The musician, Leslie Riddle, made critical contributions to the development of country music by joining A. P. Carter as he collected songs in and around the Blue Ridge Mountains. Riddle learned, memorized, and transcribed the collected songs for A.P. And A.P. and the Carter Family recorded some of these songs during the legendary Bristol Sessions in 1927. Those recordings are now regarded as the beginning of country music. You can listen to Riddle’s playing and singing on a recording released by Smithsonian Folkways. Many people know of Deford Bailey‘s historic impact on country radio and the Grand Ole Opry with his masterful and influential harmonica playing. In the 1930s, the Black string band, The Mississippi Sheiks, recorded a song composed by members Walter Vinson and Lonnie Chatmon titled “Sitting on Top of the World.”
Their song was so popular it continues to be a standard among blues and country and western artists. Notably, during these early years, country music legend Hank Williams was taught guitar by the African American musician Rufus Payne in Alabama. In the 1940s, two Black string bands were recorded in Tennessee–one consisting of Nathan Frazer and Frank Patterson, and the other group being Murph Gribble, John Lusk, and Albert York. These recordings attest to the sustained importance of local performances of vernacular music in rural communities. The African American musician Arnold Schultz was influential in the development of Bluegrass music made famous by Bill Monroe and now an internationally popular genre. Dom Flemons, a founding member of the seminal Black string band the Carolina Chocolate Drops, composed a wonderful song, “Schultz’ Dream,” in tribute to Arnold Schultz with traditional instrumental accompaniment.
Every decade since the 1940s, Black artists have engaged in and influenced the development of country music. Most notably, Charley Pride made historic impact on the field of country music and is considered a superstar in the genre. By the 1960s, the lap steel and pedal steel guitar had become one of the trademark sounds of country and Texas swing music. The now legendary artist Ray Charles’ 1962 album, Modern Sounds in Country and Western Music, is considered landmark for when country songs became standards in popular music. Linda Martell, a vocalist from South Carolina, was the first African American woman to perform at the Grand Ole Opry in 1970. And throughout the 1970s, African American songwriters and performing artists made significant impacts on the country music world. Black songwriters Jerry Williams and Gary U.S. Bonds wrote the song “She’s All I Got” which became a hit for Johnny Paycheck in the 1970s. These are just a few accounts of the African American intellectual and cultural contributions to the creation of country music from its earliest beginnings.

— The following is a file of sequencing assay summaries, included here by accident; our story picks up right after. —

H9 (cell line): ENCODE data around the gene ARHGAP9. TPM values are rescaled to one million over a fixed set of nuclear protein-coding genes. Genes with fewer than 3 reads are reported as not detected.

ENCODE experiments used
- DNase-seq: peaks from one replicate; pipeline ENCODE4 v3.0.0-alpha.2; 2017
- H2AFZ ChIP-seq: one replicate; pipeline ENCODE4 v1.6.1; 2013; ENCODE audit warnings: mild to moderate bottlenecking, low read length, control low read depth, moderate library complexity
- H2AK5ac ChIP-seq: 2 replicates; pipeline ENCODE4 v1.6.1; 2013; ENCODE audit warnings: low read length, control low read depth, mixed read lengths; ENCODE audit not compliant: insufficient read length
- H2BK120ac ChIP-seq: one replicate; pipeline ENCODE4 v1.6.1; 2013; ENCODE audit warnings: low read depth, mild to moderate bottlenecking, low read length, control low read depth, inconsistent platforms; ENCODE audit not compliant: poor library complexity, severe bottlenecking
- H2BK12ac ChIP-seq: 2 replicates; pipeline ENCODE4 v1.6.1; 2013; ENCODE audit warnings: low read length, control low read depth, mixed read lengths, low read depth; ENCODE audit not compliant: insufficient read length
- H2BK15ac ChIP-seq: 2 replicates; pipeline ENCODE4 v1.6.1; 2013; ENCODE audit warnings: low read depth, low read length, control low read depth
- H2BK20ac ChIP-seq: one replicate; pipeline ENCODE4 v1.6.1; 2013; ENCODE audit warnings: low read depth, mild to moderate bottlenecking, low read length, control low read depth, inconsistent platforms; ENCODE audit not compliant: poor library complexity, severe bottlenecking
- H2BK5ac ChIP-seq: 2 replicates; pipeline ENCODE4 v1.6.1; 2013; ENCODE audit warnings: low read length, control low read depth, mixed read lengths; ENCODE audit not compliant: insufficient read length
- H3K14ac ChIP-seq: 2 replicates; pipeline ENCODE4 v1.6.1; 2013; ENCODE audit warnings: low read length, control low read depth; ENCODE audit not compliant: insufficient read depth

More recently, a new generation of African American musicians, composers, and performers have engaged in the country music scene. This group of artist includes Darius Rucker, Cleve Francis, Valerie June, Rissi Palmer, Mickey Guyton, Rhiannon Giddens, Dom Flemons, Lil Nas X, Amythyst Kia, Allison Russell, and Jake Blount just to mention a few. The future holds even more promise of musical developments that echo the past while reflecting the musical tastes and aesthetics of today.
Blacks in Country Music Playlist:
- Leslie Riddle – “John Henry”
- DeFord Bailey – “Pan America Blues”
- Mississippi Sheiks – “Sitting on Top of the World”
- Nathan Frazier, Frank Patterson – “Eighth of January” (from Altamont: Black String bands)
- Murph Gribble, John Lusk, Albert York – “Apple Blossom” (from Altamont: Black String
- Dom Flemons – “Schultz’ Dream”
- Charlie Pride – “Is Anybody Going to San Antone”
- Ray Charles – ” I Can’t Stop Loving You”
- Linda Martell – “Color Him Father”
- Johnny Paycheck – “She’s All I Got”
- Darius Rucker – “Wagon Wheel”
- Cleve Francis – “Walking”
- Valerie June – “Wanna Be on Your Mind”
- Rissi Palmer – “Country Girl”
- Mickey Guyton – “Black Like Me”
- Rhiannon Giddens – “We Could Fly”
- Dom Flemons – “Nobody Wrote It Down”
- Allison Russell – “Returner”
- Amythyst Kiah – “Black Myself”
- Jake Blount – “Where Did You Sleep Last Night”
- Lil Nas X – “Old Town Road”